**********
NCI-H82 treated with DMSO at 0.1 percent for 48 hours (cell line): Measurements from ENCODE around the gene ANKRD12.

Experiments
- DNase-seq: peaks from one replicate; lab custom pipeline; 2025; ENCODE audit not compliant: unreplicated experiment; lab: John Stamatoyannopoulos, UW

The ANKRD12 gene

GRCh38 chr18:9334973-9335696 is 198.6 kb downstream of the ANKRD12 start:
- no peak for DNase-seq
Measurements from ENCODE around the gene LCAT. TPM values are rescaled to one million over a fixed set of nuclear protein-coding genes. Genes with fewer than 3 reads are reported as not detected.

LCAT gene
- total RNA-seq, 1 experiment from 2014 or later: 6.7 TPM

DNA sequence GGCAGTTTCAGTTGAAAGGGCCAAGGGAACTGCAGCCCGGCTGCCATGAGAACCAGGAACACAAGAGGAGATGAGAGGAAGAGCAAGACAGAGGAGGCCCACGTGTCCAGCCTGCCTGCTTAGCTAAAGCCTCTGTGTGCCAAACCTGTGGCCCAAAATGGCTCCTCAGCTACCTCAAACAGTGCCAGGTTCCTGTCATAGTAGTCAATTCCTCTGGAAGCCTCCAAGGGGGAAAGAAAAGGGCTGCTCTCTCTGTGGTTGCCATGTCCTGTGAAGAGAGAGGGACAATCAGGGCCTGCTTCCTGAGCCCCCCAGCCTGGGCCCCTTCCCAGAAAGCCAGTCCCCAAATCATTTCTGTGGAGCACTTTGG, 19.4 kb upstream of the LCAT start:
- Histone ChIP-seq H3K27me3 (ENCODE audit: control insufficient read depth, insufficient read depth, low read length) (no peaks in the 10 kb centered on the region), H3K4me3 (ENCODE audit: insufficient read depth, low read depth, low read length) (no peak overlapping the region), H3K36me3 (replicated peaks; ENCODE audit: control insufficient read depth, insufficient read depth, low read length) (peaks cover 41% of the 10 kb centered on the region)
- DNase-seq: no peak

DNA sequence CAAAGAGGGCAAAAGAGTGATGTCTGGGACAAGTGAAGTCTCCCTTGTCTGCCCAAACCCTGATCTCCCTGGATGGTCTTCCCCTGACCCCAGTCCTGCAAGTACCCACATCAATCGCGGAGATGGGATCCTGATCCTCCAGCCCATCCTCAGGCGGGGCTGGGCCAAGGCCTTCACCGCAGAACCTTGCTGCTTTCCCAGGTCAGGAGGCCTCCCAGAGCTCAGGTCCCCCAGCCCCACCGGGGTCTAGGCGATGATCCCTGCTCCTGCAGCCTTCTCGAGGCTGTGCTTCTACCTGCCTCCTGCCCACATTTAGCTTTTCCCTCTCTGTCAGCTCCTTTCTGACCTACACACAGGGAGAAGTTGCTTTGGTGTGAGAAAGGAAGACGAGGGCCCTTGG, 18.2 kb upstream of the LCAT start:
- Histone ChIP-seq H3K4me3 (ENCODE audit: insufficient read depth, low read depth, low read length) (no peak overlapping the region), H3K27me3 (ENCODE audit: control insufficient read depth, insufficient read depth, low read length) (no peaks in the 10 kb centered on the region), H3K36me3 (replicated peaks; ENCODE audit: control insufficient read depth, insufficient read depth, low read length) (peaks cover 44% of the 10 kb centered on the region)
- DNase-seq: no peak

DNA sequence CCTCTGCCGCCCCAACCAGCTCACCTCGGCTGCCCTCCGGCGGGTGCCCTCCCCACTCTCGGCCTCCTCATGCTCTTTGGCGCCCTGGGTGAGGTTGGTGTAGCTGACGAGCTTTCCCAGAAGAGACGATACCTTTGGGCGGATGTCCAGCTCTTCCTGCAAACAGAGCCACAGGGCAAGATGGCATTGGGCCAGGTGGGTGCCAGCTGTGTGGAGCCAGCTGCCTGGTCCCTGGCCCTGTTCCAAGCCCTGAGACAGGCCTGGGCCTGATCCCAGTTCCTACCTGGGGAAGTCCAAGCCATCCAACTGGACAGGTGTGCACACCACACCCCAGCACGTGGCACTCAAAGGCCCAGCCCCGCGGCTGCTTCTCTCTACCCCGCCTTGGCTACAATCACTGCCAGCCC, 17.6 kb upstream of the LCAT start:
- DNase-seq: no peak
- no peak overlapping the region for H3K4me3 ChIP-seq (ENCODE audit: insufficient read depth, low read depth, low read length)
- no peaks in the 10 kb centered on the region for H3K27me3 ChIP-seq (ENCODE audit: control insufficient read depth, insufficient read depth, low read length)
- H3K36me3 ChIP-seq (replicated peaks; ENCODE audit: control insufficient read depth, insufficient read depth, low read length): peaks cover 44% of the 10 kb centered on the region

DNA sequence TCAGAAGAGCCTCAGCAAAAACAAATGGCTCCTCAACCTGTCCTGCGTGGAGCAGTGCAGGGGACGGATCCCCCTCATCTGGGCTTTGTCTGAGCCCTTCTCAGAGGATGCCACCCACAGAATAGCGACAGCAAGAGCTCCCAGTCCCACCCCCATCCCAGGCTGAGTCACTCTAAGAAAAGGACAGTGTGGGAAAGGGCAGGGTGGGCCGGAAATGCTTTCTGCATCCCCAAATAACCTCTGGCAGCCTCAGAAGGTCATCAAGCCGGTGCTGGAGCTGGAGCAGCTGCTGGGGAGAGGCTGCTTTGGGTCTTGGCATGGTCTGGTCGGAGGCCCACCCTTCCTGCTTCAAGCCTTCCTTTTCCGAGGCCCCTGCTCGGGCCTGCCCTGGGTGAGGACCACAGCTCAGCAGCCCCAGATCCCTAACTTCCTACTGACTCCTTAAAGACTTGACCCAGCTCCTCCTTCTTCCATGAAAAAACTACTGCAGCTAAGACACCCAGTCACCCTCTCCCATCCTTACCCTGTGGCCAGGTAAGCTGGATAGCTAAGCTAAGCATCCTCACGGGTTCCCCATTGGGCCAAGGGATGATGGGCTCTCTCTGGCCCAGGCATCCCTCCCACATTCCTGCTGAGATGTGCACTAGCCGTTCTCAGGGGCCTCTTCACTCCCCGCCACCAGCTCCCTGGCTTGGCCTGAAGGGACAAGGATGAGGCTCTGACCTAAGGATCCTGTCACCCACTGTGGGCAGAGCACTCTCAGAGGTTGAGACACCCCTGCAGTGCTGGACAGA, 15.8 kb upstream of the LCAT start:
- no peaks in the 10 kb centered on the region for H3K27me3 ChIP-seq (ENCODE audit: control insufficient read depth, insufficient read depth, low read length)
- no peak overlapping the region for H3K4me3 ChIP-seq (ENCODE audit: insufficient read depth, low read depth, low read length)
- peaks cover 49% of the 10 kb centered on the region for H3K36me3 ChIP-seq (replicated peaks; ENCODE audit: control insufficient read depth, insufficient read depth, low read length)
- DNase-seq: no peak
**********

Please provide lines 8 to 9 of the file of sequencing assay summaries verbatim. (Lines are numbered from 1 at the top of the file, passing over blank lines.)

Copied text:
LCAT gene
- total RNA-seq, 1 experiment from 2014 or later: 6.7 TPM